As I told you yesterday, my trip to the south of France was all about wine. They say that a wine grower doesn’t grow grapes, he grows wine. So what’s so special about growing wine you ask? While visiting the area it became very clear that the making of wine is a labor of love. It takes a big investment of money and especially time. For example, it takes a farmer several years before he can even make living out of it’s new plants. They have to wait approximately 4 years for the vines to be strong enough. In some winemaking cooperatives (where farmers join forces to produce the wine) they even have to wait until the wine that is delivered gets sold to the end customer. They often say that one plants its vineyards not for himself but for his grandchildren.
What I remember most about this trip is that wine doesn’t judge. But how can you tell which wine is good and which one isn’t. It all comes down to your own taste, you have to decide for yourself whether you like a wine or not. And no, this is not necessarily dependent on the area where the wine is from or even how expensive it is. It all depends on your own precious senses. We all smell and taste differently. If you’re tasting the most well-known wine of the area, the Châteauneuf-du-Pape, but you don’t like it, then for you it is simple not a good wine. Just make sure that you taste it correctly and there won’t be a wine grower in the world that will tell you otherwise. Find out how to taste below!
Ok but let me explain a little bit about what I’ve learned. First of all, the basics. All types of wine (red, white, rosé) can me made out of red grapes. It is the time in which they leave the skins in with the juice that determines the color of the wine (& the taste). What creates the alcohol in the wine is the sugar content in the grapes with addition to yeast. How sweet you want the wine determines the time you allow the fermentation process to convert the sugar into alcohol. For example if they want to make a muscat wine which is sweeter, they will stop the fermentation process early to keep the sweetness, but add in alcohol at a later stage. Another fun fact, did you know that the vines in the Rhône area don’t actually consist of a French plant? To have a stronger plant, they merge a baby plant from the States with a French baby plant.
In the end what is most important for these growers is which label they can put on their wine. This states what wine it is, which quality and how much you can ask for it. There are however about a gazillion rules to be followed for you to be able sell your wine with a certain type of label. Meaning if you can put the high quality label ‘Grand Cru’ on the bottle or you have to put a tablewine label on it (the lowest quality, meant for cooking, etc.). I started writing this post in Vacqueyras which is in the Vacqueyras appellation and is one of the 16 Cru’s du Rhône, so the best wine that I could look for is a Cru de Vacqueyras. But if I would go a little further to the appellation of Séguret, they are not allowed to name their wine a ‘Cru’ and will name all wines a Côte du Rhône. Which label you can give your wine all depends on a combination of factors such as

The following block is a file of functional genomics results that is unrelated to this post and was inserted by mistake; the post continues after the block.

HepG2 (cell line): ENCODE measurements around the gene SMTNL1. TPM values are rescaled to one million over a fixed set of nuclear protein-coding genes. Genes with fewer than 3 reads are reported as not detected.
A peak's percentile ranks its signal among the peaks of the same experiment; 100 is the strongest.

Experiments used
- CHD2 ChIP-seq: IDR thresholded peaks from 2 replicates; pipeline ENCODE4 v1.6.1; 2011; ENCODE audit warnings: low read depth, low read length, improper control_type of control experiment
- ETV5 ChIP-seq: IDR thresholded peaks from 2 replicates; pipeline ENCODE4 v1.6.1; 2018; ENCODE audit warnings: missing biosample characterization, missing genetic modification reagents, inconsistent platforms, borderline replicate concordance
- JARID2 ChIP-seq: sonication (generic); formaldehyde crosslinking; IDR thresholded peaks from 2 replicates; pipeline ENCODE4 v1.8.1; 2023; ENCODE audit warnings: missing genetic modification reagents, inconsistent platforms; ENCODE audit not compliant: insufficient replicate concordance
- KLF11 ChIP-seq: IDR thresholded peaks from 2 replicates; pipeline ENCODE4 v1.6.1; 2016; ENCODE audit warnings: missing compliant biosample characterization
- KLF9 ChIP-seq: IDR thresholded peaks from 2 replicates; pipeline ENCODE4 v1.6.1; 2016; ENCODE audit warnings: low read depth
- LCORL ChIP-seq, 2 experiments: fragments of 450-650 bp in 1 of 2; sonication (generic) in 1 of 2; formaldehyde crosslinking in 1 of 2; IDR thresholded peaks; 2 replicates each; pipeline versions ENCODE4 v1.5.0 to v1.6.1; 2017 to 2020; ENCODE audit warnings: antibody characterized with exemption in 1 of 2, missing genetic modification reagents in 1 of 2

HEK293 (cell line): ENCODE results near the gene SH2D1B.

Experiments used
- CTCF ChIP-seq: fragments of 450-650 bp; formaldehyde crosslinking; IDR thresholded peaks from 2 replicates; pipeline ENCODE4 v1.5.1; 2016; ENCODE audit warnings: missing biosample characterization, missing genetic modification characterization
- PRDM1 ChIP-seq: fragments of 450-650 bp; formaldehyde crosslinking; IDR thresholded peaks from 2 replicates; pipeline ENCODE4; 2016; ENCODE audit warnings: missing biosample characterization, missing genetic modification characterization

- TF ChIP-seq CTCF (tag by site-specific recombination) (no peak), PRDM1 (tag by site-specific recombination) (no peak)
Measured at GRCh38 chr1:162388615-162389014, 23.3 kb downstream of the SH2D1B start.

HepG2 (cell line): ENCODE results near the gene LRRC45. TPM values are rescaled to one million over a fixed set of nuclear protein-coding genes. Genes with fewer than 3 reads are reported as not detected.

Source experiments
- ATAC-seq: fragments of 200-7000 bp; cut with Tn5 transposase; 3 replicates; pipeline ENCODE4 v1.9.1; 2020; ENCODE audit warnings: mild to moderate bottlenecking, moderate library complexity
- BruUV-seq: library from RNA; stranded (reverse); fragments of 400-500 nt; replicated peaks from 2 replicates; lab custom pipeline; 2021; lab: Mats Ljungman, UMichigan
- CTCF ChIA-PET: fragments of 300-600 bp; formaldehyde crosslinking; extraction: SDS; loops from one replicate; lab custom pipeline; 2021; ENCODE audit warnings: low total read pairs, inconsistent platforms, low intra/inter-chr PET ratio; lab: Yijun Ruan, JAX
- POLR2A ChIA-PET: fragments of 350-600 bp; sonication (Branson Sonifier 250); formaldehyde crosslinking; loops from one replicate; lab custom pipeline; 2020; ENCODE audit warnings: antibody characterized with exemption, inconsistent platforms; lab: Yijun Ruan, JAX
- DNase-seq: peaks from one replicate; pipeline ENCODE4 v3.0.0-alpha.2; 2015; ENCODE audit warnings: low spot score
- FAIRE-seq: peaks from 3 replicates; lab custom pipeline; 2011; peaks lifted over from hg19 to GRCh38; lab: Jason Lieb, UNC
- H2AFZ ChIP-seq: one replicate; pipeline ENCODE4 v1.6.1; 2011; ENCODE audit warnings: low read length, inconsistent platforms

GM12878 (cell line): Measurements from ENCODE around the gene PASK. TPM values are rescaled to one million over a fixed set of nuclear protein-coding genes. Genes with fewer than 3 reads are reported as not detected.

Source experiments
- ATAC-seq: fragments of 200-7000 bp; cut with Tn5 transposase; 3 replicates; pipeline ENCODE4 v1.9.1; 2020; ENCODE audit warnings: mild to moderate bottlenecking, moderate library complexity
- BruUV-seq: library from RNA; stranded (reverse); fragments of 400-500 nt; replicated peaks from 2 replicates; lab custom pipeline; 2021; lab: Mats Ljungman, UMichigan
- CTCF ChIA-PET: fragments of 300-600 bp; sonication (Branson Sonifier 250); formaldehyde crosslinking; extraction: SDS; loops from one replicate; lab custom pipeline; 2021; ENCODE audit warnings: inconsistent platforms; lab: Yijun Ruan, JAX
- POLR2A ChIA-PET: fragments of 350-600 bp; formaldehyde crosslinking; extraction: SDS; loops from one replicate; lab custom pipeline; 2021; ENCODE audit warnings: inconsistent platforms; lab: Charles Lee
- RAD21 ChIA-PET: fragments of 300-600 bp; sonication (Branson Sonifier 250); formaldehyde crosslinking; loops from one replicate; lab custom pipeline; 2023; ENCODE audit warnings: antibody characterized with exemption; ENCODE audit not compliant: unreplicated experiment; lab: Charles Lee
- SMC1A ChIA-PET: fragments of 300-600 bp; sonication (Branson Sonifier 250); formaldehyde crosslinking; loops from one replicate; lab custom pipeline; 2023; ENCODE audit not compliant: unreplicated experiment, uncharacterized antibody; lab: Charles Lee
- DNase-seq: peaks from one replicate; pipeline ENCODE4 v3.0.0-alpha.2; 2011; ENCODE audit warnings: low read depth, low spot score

– the area in which the vines are (which is referred to as the appellation)
– the ground (aka the soil: clay, dry and stony, etc.) on which the vines are grown
– the quality of the grapes
– the age of the vines
– which blend of grapes you use (Côtes du Rhône are one of the few wines that is almost always made with several types of grapes)
– whether you are making a red, rosé or white (most Côtes du Rhônes are red), etc.
Yes it does get a little bit complicated. But now you’ve got the basics just like me. I told you in the beginning of this post that I don’t know wine. Well now I do! So if you have some questions come on knocking. Or if you want to have a taste of the delicious wines I got to take home, my door is always open. Tomorrow, I’ll be telling you all about the best spots around the area!
Read about part one of my trip here!